While the Rules Governing Section 2254 Cases in the U.S.District Courts and the Rules Governing Section 2255 Proceedings in the U.S. District Courts mention the appointment of counsel only with regard to discovery and evidentiary hearings, the CJA, 18 U.S.C. 3006A(a)(2)(B) (http://www.law.cornell.edu/uscode/18/3006A.html#a_2_B), permits discretionary appointment at any stage of the proceedings, in the interest of justice. Guide, Vol 7A, 210.20.20(a)(2) (http://www.prisontalk.com/forums/#210_20_20).

http://www.uscourts.gov/FederalCourts/AppointmentOfCounsel/CJAGuidelinesForms/vol7PartA/vol7PartAChapter2.aspx#220_45

The caveat permitting the appointment of counsel "at any state of the proceedings, in the interest of justice" necessitates a proceeding be first commenced. Moving a court for appointment of counsel for 2255 relief before a petition is even filed, is an exercise in futility.

TBONES WIFE
01-11-2011, 06:16 PM
So does he need a paid lawyer or can he get like a public defender?? Still confused about everything but he got sentence in pa but is currently in ny..And Basically he got a 9 year bid and is trying to get resentenced to get home sooner. But what's the percentage of someone actually winning a 2255 motion..is it really worth it??

Colorado_Lawyer
01-11-2011, 08:16 PM
No, he will not get a federal public defender to help him write his 2255 motion -- that only happens in death penalty cases. So, he either needs to do it himself (and then he might get appointed an attorney once it is filed, but this is rare) or he needs a private attorney.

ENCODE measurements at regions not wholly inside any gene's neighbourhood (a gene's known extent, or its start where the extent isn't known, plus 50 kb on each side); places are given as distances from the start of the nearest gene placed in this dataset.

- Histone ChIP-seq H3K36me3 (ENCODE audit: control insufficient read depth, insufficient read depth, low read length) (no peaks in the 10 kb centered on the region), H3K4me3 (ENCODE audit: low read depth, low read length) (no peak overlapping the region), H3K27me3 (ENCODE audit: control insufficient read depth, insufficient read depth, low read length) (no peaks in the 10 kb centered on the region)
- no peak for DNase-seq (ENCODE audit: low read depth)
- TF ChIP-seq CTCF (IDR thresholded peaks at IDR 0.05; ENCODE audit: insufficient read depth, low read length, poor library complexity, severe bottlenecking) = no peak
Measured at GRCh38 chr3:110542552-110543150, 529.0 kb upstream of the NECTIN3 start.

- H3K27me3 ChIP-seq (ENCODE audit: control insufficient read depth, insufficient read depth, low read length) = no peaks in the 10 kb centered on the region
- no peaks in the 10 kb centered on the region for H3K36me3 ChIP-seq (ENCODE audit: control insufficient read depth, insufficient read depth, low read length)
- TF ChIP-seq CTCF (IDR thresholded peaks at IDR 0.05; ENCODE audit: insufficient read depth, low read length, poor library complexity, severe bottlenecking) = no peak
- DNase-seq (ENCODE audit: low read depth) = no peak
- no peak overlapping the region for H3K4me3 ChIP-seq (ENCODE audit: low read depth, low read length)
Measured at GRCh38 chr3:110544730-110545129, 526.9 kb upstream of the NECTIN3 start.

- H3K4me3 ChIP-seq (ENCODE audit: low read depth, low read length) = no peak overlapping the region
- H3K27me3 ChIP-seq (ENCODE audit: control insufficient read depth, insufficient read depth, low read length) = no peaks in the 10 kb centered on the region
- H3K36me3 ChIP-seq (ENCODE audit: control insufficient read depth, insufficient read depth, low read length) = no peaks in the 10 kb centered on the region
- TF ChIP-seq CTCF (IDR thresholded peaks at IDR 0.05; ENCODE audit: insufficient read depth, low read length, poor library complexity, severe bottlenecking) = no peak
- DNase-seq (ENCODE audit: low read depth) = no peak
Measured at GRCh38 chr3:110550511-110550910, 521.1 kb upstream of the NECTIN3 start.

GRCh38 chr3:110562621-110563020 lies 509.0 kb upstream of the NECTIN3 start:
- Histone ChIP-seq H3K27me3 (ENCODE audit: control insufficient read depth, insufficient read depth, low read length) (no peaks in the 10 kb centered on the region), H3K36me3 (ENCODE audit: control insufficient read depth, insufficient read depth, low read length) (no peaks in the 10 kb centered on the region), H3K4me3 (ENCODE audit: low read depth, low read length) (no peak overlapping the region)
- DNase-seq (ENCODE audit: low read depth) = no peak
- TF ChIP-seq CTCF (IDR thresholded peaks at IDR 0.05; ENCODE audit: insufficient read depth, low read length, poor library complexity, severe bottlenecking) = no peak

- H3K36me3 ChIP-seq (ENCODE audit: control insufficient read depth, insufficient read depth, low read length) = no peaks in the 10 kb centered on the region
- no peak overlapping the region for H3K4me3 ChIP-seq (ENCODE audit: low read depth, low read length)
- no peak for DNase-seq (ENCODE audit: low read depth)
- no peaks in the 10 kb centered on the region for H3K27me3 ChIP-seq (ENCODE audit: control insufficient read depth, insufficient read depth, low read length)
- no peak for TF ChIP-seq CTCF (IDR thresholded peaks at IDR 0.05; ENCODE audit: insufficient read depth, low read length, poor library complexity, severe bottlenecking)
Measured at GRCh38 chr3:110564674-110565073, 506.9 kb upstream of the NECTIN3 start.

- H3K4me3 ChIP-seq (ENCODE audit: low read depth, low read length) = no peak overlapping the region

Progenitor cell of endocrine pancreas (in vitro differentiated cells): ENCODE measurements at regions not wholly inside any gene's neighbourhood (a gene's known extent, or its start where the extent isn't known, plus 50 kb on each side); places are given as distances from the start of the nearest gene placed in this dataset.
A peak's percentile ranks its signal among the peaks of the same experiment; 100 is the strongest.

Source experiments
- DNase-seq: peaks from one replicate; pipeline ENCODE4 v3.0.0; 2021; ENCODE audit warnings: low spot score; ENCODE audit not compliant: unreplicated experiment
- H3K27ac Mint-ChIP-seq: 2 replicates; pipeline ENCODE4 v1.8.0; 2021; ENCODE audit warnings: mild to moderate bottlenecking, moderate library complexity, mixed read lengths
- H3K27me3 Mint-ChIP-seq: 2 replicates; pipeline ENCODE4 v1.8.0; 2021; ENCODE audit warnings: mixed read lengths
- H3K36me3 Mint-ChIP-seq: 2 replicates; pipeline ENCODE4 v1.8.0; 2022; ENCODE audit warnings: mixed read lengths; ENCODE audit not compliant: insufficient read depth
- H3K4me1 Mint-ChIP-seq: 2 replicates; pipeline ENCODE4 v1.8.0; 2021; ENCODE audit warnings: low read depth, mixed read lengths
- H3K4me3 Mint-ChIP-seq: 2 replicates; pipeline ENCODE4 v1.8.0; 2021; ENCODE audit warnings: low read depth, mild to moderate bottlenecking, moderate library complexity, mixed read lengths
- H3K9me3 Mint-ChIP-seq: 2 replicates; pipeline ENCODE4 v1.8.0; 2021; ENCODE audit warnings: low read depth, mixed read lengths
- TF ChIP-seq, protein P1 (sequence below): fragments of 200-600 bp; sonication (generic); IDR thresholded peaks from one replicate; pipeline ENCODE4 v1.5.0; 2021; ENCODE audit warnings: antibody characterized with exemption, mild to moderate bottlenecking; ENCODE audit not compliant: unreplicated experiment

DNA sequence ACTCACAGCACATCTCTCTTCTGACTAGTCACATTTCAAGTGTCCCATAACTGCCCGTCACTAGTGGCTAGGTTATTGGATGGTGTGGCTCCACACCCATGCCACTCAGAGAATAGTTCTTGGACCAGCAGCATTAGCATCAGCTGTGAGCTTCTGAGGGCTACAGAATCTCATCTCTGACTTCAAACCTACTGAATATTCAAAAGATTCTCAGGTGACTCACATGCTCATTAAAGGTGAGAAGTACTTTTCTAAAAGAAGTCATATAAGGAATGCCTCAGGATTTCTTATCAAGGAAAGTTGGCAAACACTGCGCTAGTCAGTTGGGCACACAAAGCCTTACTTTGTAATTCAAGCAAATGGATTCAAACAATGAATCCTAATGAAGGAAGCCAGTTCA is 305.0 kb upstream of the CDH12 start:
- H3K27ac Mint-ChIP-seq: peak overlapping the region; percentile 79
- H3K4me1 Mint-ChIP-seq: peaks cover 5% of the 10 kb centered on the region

Statistically, the chances of winning a 2255 motion are pretty slim. I cannot be more specific without knowing all the facts of the case and what his issues are. Of course, if he has a really great issue, then he has a much better chance.

Paralegal USA
01-12-2011, 08:52 AM
Taking it a step further as to options ...

As CO Lawyer said, a PD will not be assigned to file the 2255 for him. Retaining private counsel for that purpose would therefore be the best of two remaining options. Filing pro se (on his own) is the other. But assistance with pro se pleadings is available through prison inmate law library clerks. Also, if you look hard enough, you may be able to find someone on the outside knowledgeable in federal post-conviction laws to help an inmate proceeding pro se. A non-attorney is, however, very limited in what he/she can do to help.

Rankin Johnson
01-12-2011, 09:23 AM
No, he will not get a federal public defender to help him write his 2255 motion -- that only happens in death penalty cases. So, he either needs to do it himself (and then he might get appointed an attorney once it is filed, but this is rare) or he needs a private attorney.


I think this varies from state to state, and I guess I wouldn't hear about all the cases where counsel is not appointed. But in Oregon, counsel is regularly appointed in habeas cases when the pro-se petition alleges a decent issue. (Most habeas cases are 2254 petitions from state-court convictions, but 2255 petitions from federal convictions are treated similarly.)

If you can hire counsel to help prepare the petition, it's a good idea. But if you can't, a pro-se petition alleging a genuine issue has a reasonable chance of getting counsel appointed. Around here, the attorneys who handle court-appointed federal habeas cases are usually pretty good attorneys.

/s/ Rankin Johnson IV

Pierreswife
01-12-2011, 09:54 AM
Just want to throw this out there...my hubby and I are going to use NLPA for his appeal. They specialize in Fed cases and the head paralegal was once in the feds. They may be cheaper. As everyone else said...without knowing the totality of the circumstances...it is almost impossible for anyone to answer your question specifically. what portion of the charge is he trying to appeal? What is the basis that he is using to get his sentence lowered. These are important things to consider. If he is trying to get the new law applied to his sentence...that may be a no go ( I may be wrong), but if there is another issue...you NLPA may be able to help